“I think that over the years when I’ve been willing to criticize Republicans. I think I’ve proven that. I do not have a problem writing negative stories about Republicans ever, even if it’s a friend. I don’t know how I can prove that to you, but it’s the truth. I don’t pull punches. Now I may refrain from writing about a story that I don’t think is a story, or that I don’t think has credibility, but that’s a judgment that I apply to Democrats.”

As far as his ability to get scoops and report stories that other news organizations don’t, and as someone who has been reporting on politics in the state for 11 years, Port said he has been able to build trust with his audience -- who send him news tips all the time -- because he is constantly interacting with them on social media like Facebook and Twitter. He said most reporters covering state and local government these days only last two or three years.

“Most of my stories begin with somebody who reads the blog, who maybe works in an office or for some reason has knowledge of something, saying, ‘Hey, you should check this out’ or ‘Hey, you should request these records or you should call this person.’ And I follow up on it, and it turns out to be, sometimes, a really good story,” Port told HPR.

While he said about 80 percent of the tips sent to him turn out to be nothing, he checks most out to see if there’s anything there. He knows some Republicans obviously leak things to him to help their cause.

“I am a conservative and I wear that on my sleeve. Obviously that differentiates me from a traditional quote-unquote journalist. I don’t really call myself a journalist. I am a blogger, make of it what you will. I don’t really care. The content speaks for itself,” Port says.

“People in politics are going to bring me things that are of interest to a conservative audience to write about. If I end up getting things out faster, or if I end up writing about things that maybe the traditional newspaper wouldn’t write about, that’s my bread and butter. I think the reason that Say Anything has an audience is that there is information out there that newspapers and televisions and traditional media don’t necessarily cover that I do. And also because I am mixing reporting facts with opinions. There’s probably going to be a spin on it from a conservative perspective. Now I say that when I write something that’s a fact, it’s a fact, because I check them out and am convinced that it’s fact. I also put in some opinion -- and people may disagree with the conclusions that I draw -- but I think that the one thing even most of my critics and maybe detractors will agree upon is that if I say something is a fact, it’s a fact.”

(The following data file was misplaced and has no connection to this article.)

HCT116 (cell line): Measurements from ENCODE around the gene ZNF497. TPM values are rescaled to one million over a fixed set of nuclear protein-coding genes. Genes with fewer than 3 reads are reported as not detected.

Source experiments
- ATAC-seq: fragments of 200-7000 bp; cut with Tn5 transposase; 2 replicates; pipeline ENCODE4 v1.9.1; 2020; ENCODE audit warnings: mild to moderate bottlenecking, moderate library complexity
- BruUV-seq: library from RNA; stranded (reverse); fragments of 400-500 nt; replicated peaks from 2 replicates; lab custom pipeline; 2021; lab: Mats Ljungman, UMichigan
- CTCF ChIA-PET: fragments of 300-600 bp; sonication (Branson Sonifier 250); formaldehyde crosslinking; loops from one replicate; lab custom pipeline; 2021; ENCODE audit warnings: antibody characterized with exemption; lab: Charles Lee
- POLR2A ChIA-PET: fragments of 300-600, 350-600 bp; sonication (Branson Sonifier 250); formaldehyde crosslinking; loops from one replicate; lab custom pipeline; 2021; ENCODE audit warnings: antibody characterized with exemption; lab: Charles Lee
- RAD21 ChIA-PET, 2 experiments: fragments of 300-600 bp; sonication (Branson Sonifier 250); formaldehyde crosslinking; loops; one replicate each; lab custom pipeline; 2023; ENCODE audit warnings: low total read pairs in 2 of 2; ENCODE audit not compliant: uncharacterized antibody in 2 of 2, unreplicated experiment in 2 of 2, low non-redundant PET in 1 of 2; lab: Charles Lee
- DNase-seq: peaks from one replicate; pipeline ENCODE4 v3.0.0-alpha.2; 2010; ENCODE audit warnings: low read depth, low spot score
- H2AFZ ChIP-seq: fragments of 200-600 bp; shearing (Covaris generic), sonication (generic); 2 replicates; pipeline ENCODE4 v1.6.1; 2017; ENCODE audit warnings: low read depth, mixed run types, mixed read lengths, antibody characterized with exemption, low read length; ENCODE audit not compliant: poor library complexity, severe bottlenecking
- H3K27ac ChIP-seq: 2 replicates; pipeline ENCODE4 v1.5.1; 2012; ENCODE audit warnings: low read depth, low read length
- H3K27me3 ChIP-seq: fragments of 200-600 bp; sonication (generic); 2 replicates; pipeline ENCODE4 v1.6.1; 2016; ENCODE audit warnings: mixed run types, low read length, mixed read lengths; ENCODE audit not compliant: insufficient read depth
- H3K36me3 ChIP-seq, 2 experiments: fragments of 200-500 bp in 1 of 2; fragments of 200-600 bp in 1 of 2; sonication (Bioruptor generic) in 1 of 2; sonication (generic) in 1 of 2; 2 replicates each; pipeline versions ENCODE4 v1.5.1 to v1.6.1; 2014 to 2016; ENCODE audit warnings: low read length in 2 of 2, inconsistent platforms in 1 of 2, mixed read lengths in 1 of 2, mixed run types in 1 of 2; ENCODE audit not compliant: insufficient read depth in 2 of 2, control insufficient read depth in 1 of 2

Port said his lack of an editor or journalism schooling doesn’t affect his ability to report or blog credibly. He thinks bloggers are an important part of people’s ability to get news, and even with editors, major newspaper reporters like the Forum of Fargo-Moorhead still have errors in headlines and about pertinent facts.

“In this age, more and more, the onus is on the consumer of the content to figure out what is and isn’t true. It’s always been that way, but I think proliferation of things like Twitter and Facebook, these are areas where if someone like me gets something wrong, I get called out on it. They said I don’t have an editor; but I also have an open comment section and I have a Twitter account and I have a Facebook account, and when I’m wrong about something, people can call me into account and hold me accountable for that. Because digital journalism is such a two-way street, that editor function is almost sort of performed by the crowd,” Port said.

As far was what’s next for Say Anything Blog, Port said his long-term goal is to hire a reporter in Bismarck to cover the Capitol, as he has reached his max for producing content himself. One thing that is not a part of his aspirations is to leave North Dakota to become a national blogger.

“North Dakota is my home. North Dakota is what I care about. North Dakota is what I like to write about. I am endlessly fascinated by this state. I love the people, I even love the weather. I love everything about North Dakota, and I don’t ever really want to leave,” Port replied. “This is my home and I am very, very lucky to be able to make a living from writing and informing people about politics and state government here. I hope that I can keep doing it my whole life.”

As long he continues to do so, he will no doubt have a role in shaking up the North Dakota political scene.